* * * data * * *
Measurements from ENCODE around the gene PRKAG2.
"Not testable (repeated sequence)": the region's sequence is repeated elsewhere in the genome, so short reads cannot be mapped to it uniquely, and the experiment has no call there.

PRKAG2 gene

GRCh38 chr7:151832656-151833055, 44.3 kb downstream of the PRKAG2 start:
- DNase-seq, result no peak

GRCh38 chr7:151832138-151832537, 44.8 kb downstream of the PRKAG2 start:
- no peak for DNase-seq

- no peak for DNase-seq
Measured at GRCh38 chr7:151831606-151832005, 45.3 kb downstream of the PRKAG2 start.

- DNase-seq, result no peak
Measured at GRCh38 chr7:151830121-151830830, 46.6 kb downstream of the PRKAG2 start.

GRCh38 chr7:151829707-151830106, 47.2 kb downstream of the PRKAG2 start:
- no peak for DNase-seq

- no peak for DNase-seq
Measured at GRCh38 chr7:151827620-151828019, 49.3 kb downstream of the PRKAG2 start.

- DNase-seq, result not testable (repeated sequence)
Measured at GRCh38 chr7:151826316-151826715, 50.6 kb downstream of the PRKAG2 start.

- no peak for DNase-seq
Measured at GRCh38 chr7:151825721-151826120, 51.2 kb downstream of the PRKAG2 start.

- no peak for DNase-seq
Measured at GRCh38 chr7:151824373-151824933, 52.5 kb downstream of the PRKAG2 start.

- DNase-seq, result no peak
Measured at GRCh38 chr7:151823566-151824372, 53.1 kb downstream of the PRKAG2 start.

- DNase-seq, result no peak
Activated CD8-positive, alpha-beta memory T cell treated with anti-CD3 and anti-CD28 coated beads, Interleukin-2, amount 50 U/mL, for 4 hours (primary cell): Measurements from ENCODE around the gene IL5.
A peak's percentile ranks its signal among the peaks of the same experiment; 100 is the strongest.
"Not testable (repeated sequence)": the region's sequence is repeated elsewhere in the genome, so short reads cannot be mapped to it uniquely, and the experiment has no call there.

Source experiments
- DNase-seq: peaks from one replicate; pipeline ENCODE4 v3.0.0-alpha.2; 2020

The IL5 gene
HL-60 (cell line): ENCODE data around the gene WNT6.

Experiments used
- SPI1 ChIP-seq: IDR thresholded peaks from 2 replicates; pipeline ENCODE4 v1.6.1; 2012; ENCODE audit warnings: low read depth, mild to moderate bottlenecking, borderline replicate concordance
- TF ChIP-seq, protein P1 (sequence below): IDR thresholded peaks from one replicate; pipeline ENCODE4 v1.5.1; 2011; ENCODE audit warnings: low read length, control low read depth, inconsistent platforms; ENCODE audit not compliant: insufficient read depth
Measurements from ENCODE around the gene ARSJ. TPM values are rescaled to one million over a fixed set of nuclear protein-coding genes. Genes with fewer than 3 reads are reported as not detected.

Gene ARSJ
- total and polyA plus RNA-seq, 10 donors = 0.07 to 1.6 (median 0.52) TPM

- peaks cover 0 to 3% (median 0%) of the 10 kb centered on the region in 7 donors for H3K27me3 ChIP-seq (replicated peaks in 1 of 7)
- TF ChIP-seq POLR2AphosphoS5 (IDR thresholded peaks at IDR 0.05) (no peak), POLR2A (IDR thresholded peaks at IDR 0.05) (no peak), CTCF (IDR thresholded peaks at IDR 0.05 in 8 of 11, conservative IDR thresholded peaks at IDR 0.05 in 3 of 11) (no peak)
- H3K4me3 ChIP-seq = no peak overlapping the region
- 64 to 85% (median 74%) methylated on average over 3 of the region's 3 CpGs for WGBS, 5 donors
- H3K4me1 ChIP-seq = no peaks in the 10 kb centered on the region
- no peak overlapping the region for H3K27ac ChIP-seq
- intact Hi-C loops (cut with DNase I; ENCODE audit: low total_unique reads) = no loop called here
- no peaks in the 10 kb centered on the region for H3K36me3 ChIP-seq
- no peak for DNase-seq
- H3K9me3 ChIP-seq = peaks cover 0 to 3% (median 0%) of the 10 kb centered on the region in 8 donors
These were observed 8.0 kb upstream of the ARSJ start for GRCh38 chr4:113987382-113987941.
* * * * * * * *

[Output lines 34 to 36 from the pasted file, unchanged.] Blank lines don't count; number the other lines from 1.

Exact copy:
- TF ChIP-seq, protein P1 (sequence below): IDR thresholded peaks from one replicate; pipeline ENCODE4 v1.5.1; 2011; ENCODE audit warnings: low read length, control low read depth, inconsistent platforms; ENCODE audit not compliant: insufficient read depth
Measurements from ENCODE around the gene ARSJ. TPM values are rescaled to one million over a fixed set of nuclear protein-coding genes. Genes with fewer than 3 reads are reported as not detected.

Gene ARSJ